Cabin Fever: Boeing-Boeing, with Whitford, Rylance and Baranski, Opens on Broadway

News   Cabin Fever: Boeing-Boeing, with Whitford, Rylance and Baranski, Opens on Broadway The age when leggy, high-flying stewardesses were the ultimate fantasy for men is back in vogue with the new Broadway production of the 1960s-set sex farce, Boeing-Boeing, opening May 4 at the Longacre Theatre.
Bradley Whitford, Christine Baranski and Mark Rylance.
Bradley Whitford, Christine Baranski and Mark Rylance. Photo by Joan Marcus

Bradley Whitford and Mark Rylance star as men bewitched by a trio of air hostesses. Tony Award winner Christine Baranski also makes a landing in the revival of the comedy by French playwright Marc Camoletti, which was translated by Beverley Cross more than 40 years ago for a smash London run. (Francis Evans shares translation credit with Cross for this revival.) The much-produced play ran briefly on Broadway in 1965 after launching in London, and subsequently blossomed in theatres around the world.

Saucy Baranski (Broadway's The Real Thing, Rumors, The House of Blue Leaves) doesn't play one of the three international "stews" juggled by Whitford's architect character, Bernard. She's the maid, Berthe, in his Paris apartment, which teems with activity.

Boeing-Boeing was a recent Olivier Award-nominated West End hit in a revival directed by Matthew Warchus (The Lord of the Rings, Broadway's recent Life x 3, Follies and True West) and starring Olivier Award nominee Mark Rylance as a school chum of Robert's who comes for a visit. Both Warchus and Rylance repeat their duties for the otherwise recast Broadway staging, which began previews April 19.

That noise you've been hearing around the Longacre isn't a low-flying plane, it's palpable buzz about British actor Rylance's comic performance. He's appearing on Broadway with the permission of Actors' Equity.

* In addition to Whitford (TV's "The West Wing," "Studio 60 on the Sunset Strip," Broadway's A Few Good Men, Off-Broadway's Three Days of Rain), the Boeing-Boeing cast features Gina Gershon (Broadway's recent Cabaret and the films "Bound" and "Showgirls") as Italian flight attendant Gabriella, Kathryn Hahn (a Williamstown Theatre Festival vet, making her Broadway debut) as flight attendant Gloria and Mary McCormack (Broadway's recent Cabaret, TV's "The West Wing") as German flight attendant Gretchen. Roxanna Hope, Pippa Pearthree and Ray Virta are understudies.

In Boeing-Boeing, according to the producers, "an architect living in Paris (Whitford) has been successfully juggling three flight attendant fiancées (Gershon, Hahn and McCormack) with his housekeeper (Baranski) reluctantly playing romantic air-traffic controller as they fly in and out of his swank bachelor pad. But when an old school pal (Rylance) visits, things get rather turbulent. Schedules change, flights are delayed and chaos ensues in this whirl of mayhem and matchmaking."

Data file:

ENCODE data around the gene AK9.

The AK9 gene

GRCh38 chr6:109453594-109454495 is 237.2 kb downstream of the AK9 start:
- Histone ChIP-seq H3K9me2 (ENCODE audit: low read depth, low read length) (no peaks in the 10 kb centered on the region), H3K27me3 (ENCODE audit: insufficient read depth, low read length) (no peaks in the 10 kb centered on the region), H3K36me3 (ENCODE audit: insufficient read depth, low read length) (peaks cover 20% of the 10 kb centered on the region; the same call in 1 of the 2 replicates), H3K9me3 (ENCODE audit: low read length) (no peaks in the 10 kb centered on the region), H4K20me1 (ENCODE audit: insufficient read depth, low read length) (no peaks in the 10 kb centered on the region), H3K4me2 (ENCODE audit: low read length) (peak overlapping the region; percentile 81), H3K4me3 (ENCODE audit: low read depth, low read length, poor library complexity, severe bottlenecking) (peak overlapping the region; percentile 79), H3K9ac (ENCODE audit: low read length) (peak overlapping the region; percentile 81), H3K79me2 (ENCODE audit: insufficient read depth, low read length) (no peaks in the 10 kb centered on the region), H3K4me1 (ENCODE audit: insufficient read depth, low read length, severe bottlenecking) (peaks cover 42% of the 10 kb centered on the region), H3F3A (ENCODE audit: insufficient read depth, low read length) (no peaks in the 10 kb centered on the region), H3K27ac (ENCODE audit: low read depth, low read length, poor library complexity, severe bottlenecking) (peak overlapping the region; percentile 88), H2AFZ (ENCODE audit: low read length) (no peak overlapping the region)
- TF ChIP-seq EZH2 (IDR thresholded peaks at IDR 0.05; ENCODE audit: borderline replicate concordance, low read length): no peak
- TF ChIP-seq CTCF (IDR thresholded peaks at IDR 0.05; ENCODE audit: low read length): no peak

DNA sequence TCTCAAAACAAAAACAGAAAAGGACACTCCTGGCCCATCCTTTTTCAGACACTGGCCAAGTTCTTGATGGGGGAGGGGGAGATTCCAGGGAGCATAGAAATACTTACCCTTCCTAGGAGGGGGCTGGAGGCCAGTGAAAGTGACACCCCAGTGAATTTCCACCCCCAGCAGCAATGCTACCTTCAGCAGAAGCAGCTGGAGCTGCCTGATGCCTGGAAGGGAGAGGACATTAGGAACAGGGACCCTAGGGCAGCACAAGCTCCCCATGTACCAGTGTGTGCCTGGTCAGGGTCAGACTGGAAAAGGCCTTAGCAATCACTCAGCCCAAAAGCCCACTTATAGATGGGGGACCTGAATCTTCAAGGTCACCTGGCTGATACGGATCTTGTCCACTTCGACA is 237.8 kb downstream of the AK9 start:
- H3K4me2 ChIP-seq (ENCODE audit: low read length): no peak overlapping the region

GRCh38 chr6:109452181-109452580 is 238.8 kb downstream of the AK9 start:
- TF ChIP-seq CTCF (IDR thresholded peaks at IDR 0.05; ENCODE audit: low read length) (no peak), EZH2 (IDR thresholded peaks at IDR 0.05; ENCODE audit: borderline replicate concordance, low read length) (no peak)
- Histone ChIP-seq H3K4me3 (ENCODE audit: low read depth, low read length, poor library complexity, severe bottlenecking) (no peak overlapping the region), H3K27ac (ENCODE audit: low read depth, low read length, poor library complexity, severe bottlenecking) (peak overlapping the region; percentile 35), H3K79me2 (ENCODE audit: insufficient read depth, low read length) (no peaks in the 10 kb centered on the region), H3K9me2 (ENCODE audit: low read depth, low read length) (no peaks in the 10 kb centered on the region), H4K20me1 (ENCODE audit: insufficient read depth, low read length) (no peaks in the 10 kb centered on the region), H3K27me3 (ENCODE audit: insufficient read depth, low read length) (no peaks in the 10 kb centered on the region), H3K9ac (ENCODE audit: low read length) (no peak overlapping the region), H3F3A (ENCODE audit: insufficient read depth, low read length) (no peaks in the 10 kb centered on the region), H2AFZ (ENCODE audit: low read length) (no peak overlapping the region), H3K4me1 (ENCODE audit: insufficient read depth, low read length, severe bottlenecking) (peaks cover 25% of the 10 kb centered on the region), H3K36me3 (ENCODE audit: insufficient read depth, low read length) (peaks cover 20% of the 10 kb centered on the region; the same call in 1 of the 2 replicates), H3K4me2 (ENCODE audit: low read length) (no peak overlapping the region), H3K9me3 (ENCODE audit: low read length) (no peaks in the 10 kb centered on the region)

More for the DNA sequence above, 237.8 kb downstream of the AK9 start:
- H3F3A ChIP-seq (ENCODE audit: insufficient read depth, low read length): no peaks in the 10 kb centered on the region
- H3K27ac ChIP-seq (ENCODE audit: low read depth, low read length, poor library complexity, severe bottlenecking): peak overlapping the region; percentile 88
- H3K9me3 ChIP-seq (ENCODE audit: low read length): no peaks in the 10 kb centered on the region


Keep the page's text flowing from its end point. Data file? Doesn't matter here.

The production features scenic and costume design by Rob Howell, lighting design by Hugh Vanstone, sound design by Simon Baker, original music by Claire Van Kampen and a curtain call staged by Kathleen Marshall (Wonderful Town, The Pajama Game). William Joseph Barnes is stage manager. Deborah Hecht is dialect coach.

Boeing-Boeing originally opened in London in the early '60s and held the world record for the longest-running comedy in the West End, playing over 2,000 performances. It transferred to Broadway for a brief 23-performance run in 1965, but later took off as a licensable property in theatres around the U.S. (many know it as a dinner-theatre staple). John Rich directed the film version starring Tony Curtis and Jerry Lewis.

The recent London production was also nominated for an Olivier for Best Revival.

Rylance is the respected British actor and director who, as artistic director of London's Globe Theatre for a decade, is renowned for bringing Shakespeare to fresh life. He recently starred in the Guthrie Theatre production of Peer Gynt.

Camoletti, who died in 2003, was a Geneva-born French citizen who penned more than 40 plays, including Don't Dress for Dinner, another smash in London. Boeing-Boeing was his first international success and is one of the most-performed French plays in the world.

Cross (1931-1998) wrote the plays One More River, directed by Laurence Olivier in 1959, and Strip the Willow, which made his future wife, Maggie Smith, a star. He also wrote the book for the musical Half a Sixpence and the screenplay of "Jason and the Argonauts."

Evans is a translator who lives in London.

The Broadway production of Boeing-Boeing is produced by Sonia Friedman Productions, Bob Boyett, ACT Productions, Matthew Byam Shaw, Robert G. Bartner, The Weinstein Company, Susan Gallin/Mary Lu Roffe, Broadway Across America, Tulchin/Jenkins/DSM and The Araca Group. Associate producers are Jill Lenhart and Douglas G. Smith.

The Longacre Theatre is located in Manhattan at 220 West 48th Street. For ticket information visit telecharge.com or BoeingOnBroadway.com.

Mary McCormack, Gina Gershon and Kathryn Hahn.
Mary McCormack, Gina Gershon and Kathryn Hahn. Photo by Joan Marcus